Loosely translating as a sense of place, terroir refers to the effect a region has had on the production of agricultural products. In the past such a thing was not possible in beer since brewery consolidation and expansion as well as environmental factors (like downy mildew) caused the closure of many malt and hop producers across the country. In fact, most malt used to brew some of your favorite beer is not made from grain grown in the United States. In recent years however there has been a shift, as in many things culinary, toward local ingredients. Large scale craft breweries like Rogue Ales in Oregon and Sierra Nevada Brewing Company in California cultivate their own hops and malt from which they craft beers expressing a sense of place. On a smaller scale, Greenport Harbor Brewing Company has taken the steps toward bringing terroir to the North Fork of Long Island.
Terroir is not a term which normally rolls off the tongue when discussing beer but NYS Farm Brewers, like Greenport Harbor Brewing Company are trying to change that. Each year GHBC uses grape juice and fruit from a local vineyard to brew their Cuvaison, bringing a local quality to the beer. As a NYS Farm Brewery, a license which requires the use of 20% of ingredients produced in NY with the percentage increasing as the years go on, Greenport Harbor not only includes local wine grapes and juice in their Cuvaison but also New York state hops and malt too.
“There are not a ton of all NY beers out there,” said head brewer DJ Swanson when we talked with him about Cuvaison. Each version of this Belgian Strong Ale is unique. It’s a beer which, “captures the whole North Fork thing,” according to Swanson. Co-owner John Liegey commented, “The thing I like about this series is that we do it with a different vineyard every year and it really kinda takes it’s own personality on with the vineyard that we choose.” The 2014 iteration of Cuvaison is a beer that definitely drinks with lots of personality.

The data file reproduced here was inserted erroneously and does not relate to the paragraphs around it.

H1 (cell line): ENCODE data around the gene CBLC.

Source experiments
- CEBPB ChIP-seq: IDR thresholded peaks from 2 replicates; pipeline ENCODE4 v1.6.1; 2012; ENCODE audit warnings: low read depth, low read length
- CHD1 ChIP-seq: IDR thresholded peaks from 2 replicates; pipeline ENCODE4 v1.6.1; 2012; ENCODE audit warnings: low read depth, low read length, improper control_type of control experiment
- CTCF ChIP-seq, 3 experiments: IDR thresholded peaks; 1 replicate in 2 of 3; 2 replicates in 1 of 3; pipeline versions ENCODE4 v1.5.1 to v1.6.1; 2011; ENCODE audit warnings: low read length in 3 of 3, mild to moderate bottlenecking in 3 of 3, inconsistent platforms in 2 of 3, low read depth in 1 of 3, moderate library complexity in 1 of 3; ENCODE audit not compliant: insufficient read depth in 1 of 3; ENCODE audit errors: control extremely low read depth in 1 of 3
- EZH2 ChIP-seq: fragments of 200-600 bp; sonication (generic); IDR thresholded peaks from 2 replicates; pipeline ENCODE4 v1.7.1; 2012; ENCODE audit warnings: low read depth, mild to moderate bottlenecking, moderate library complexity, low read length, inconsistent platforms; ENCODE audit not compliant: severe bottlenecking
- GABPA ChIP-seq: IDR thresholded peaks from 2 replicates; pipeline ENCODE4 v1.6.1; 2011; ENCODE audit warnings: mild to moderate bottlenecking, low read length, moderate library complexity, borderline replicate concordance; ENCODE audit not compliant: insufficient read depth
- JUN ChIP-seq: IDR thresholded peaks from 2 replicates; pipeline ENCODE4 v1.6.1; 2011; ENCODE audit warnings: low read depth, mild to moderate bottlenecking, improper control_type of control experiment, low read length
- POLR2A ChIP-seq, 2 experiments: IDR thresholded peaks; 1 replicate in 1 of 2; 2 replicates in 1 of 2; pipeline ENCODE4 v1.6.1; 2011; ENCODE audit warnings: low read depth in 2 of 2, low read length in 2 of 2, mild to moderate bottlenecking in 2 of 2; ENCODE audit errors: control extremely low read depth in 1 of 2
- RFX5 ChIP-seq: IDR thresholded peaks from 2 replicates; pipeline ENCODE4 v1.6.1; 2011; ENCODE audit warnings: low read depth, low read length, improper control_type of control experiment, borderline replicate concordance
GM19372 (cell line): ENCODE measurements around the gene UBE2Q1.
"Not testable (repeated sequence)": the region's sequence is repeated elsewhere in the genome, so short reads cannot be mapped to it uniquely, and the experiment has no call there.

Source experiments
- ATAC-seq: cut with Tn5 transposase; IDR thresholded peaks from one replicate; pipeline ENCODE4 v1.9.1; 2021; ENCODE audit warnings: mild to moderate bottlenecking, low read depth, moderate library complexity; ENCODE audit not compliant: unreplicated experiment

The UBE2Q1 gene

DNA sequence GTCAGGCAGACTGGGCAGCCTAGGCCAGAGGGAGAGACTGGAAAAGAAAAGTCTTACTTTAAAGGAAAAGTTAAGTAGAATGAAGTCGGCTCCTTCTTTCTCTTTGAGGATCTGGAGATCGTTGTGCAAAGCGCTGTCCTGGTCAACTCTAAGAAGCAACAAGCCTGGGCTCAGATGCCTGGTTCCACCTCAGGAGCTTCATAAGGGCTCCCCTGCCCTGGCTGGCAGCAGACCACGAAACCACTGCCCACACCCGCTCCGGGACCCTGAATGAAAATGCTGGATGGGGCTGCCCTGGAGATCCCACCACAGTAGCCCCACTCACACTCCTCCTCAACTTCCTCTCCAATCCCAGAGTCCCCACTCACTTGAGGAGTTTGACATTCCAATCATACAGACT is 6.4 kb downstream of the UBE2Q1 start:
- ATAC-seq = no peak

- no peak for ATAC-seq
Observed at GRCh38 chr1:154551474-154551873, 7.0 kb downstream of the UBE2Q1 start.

This year Cuvaison was made with sauvignon blanc and chardonnay grapes as well as juice from Jamesport Vineyards. “We’re not the smartest guys, you know. It’s you look next door and, ‘Oh, a vineyard. Let’s do something with that,’ ” noted Liegey while contemplating their creation. This is a beer the affable Liegey “sees” on each drive to the brewery months before it is brewed. “There’s the grapes like hanging from the vines when it’s nearly harvest.” Thinking back to those trips he continues, “they are asking for us to brew with them,” something that comes through in the beer.
Cuvaison 2014 meets the drinker with it’s distinct Belgian yeast character as one approaches the glass. Upon sipping it express the white wine grapes used in it’s creation marrying them to the fruity and ester rich yeast characteristics. The experience of tasting this beer closes with a dry, bracing finish which leaves the taster refreshed. Liegey was really happy with the 2014 version remarking, “It kinda finishes with this good vinous thing at the end where you do kinda get the grapes pretty nicely and strongly but it’s super clean.” We share his view points as this Cuvaison appealed not only to us but our non beer drinking friends and family as well. With a lower ABV and overall lighter body than the 2013 version, which was brewed with Merlot grapes and juice from McCall Ranch, this year’s edition is one that could easily pair with food.
Cuvaison is linked to the local harvest as much as any wet/fresh hop ale. It is a beer which is brewed when the year’s grapes are ready to be brought in. Like the wine they are used to produce, variation will be seen based on weather and climate conditions in the finished ale. Cuvaison appears in the market place in limited quantities then is gone until next year but has, so far, never come back exactly the same. Could 2015 be the start of a new trend? “I actually think, ‘wow this is maybe what we should look at next year to try and hit somewhere in this space’ because I see myself having that beer and enjoying something to eat with it,” Liegey said echoing our enjoyment of his brewery’s beer. Look for Cuvaison 2014 at finer eating and drinking establishments over the next several months. This is a versatile and engaging brew which for us captures a sense of Long Island and a bit of brewing terroir.